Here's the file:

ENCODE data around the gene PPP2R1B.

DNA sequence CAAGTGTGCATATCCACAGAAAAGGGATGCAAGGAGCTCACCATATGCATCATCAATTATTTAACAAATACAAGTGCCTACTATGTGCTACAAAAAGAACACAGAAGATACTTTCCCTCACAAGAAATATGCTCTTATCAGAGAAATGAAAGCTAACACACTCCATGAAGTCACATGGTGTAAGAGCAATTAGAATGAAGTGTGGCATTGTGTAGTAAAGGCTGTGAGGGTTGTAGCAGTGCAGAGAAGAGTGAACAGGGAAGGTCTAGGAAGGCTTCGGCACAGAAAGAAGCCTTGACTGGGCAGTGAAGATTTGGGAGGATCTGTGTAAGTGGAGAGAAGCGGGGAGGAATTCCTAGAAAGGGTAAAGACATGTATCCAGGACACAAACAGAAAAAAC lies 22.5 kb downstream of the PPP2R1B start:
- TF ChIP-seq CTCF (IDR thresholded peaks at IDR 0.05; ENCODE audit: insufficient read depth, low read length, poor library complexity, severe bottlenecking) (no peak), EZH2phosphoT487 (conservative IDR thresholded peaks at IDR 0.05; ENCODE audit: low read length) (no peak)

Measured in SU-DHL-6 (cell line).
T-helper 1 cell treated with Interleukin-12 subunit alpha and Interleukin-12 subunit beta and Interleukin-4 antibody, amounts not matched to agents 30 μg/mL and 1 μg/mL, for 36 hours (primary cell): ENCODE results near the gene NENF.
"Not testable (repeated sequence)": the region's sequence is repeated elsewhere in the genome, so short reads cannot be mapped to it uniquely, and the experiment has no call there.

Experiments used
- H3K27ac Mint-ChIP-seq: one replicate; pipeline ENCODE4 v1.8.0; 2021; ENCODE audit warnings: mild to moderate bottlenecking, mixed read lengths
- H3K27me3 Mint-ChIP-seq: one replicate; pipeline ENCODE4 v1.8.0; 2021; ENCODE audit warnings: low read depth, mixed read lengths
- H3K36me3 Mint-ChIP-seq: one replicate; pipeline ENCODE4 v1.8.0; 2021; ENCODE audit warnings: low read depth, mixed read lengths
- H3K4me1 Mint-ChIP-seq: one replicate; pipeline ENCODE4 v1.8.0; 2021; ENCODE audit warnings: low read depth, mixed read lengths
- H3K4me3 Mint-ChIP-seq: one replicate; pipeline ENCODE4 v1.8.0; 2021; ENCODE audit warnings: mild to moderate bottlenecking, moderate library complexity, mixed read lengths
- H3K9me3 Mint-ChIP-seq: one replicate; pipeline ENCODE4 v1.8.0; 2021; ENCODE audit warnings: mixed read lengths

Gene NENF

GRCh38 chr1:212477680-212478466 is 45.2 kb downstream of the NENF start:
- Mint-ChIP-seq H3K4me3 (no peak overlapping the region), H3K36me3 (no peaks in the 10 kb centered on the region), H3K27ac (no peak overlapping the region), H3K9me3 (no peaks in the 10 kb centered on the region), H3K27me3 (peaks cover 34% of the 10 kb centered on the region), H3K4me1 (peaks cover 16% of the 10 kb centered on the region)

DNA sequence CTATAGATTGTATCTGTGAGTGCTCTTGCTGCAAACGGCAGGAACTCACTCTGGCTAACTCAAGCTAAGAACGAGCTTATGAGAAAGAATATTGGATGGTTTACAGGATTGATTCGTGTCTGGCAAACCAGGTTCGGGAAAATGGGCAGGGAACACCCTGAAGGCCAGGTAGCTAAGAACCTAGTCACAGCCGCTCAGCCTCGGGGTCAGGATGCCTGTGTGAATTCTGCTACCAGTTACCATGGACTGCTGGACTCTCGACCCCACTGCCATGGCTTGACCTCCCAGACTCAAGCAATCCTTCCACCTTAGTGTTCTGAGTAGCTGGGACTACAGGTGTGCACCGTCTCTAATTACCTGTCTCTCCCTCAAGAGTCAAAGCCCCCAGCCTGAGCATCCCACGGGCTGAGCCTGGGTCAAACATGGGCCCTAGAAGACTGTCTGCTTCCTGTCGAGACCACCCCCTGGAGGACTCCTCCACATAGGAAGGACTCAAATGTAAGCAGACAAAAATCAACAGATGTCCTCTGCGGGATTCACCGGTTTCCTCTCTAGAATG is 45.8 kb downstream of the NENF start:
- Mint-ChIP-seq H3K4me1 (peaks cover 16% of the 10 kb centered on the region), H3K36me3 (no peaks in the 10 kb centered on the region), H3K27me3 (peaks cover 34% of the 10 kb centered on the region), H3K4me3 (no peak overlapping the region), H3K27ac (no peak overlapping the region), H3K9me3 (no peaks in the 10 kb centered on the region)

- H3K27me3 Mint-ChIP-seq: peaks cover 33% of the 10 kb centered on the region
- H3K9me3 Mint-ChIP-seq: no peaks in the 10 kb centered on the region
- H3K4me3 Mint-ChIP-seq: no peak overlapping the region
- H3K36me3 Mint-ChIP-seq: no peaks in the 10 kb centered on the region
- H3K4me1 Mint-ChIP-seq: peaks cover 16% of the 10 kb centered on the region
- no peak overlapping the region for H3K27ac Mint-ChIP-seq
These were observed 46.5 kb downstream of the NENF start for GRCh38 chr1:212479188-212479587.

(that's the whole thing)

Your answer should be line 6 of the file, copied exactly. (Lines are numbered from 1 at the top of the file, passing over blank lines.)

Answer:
"Not testable (repeated sequence)": the region's sequence is repeated elsewhere in the genome, so short reads cannot be mapped to it uniquely, and the experiment has no call there.